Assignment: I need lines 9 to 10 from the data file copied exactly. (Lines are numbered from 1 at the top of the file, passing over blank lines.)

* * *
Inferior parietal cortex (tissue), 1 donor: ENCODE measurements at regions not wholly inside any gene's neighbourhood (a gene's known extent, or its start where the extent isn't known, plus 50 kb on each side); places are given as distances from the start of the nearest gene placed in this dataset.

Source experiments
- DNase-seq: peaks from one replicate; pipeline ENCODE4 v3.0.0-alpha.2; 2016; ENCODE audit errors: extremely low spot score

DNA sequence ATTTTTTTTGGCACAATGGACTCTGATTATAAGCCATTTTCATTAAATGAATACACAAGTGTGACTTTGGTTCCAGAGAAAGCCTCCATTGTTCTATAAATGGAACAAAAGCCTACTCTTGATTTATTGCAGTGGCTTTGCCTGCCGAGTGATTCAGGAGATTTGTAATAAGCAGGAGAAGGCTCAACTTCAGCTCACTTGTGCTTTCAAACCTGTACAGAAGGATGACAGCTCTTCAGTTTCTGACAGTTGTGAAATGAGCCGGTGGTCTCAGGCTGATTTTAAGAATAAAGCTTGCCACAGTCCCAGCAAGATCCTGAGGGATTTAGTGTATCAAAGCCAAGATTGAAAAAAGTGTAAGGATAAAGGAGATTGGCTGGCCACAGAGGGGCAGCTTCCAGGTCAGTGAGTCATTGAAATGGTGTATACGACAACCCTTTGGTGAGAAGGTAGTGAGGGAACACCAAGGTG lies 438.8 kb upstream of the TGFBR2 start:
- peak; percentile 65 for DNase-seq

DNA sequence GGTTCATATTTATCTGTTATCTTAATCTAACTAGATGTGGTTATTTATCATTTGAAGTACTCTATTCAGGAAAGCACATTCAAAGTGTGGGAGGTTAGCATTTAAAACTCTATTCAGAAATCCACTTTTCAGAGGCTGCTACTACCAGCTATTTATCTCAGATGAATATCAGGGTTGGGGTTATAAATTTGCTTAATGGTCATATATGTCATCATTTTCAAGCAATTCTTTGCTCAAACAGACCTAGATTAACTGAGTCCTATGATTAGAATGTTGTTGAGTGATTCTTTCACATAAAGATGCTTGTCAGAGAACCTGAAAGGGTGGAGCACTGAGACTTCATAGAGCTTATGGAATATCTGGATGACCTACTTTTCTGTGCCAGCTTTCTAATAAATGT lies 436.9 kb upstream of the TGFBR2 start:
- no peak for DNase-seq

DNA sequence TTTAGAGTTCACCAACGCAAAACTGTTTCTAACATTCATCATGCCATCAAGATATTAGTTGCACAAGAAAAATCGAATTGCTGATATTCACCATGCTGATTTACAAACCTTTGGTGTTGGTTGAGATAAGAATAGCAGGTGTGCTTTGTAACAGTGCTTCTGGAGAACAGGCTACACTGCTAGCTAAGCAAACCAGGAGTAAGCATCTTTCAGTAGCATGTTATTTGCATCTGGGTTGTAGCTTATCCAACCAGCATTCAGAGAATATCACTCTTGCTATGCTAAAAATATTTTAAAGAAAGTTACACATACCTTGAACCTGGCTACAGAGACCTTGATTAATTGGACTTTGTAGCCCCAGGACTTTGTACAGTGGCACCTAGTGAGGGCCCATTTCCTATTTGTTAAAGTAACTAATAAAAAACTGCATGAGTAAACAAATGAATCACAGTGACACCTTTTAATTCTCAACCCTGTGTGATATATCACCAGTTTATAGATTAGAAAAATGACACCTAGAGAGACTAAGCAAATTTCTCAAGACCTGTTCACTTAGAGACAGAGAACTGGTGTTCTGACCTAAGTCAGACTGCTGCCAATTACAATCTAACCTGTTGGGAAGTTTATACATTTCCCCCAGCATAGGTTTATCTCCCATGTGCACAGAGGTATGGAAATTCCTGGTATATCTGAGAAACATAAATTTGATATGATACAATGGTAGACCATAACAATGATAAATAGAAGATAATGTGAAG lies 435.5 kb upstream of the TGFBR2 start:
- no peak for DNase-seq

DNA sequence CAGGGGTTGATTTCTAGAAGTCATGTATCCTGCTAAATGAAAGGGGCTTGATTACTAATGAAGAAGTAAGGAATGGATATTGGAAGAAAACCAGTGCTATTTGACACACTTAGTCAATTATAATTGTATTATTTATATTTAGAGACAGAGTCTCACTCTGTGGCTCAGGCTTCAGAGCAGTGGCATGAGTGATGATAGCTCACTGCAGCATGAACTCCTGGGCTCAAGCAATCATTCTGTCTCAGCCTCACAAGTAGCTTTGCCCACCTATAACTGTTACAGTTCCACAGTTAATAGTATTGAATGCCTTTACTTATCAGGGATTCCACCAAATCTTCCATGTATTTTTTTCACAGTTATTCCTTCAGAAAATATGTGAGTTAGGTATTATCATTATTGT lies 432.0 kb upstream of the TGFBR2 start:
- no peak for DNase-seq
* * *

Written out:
- no peak for DNase-seq

DNA sequence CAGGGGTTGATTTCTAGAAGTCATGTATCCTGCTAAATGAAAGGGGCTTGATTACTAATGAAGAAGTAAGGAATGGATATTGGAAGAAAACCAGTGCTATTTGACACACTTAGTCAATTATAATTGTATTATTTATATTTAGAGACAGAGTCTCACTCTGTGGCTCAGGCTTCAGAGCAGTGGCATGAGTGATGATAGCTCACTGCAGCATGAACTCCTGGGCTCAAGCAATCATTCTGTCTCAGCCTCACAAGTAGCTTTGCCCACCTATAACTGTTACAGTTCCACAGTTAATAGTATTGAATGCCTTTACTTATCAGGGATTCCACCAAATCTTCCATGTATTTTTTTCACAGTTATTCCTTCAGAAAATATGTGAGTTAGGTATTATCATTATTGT lies 432.0 kb upstream of the TGFBR2 start: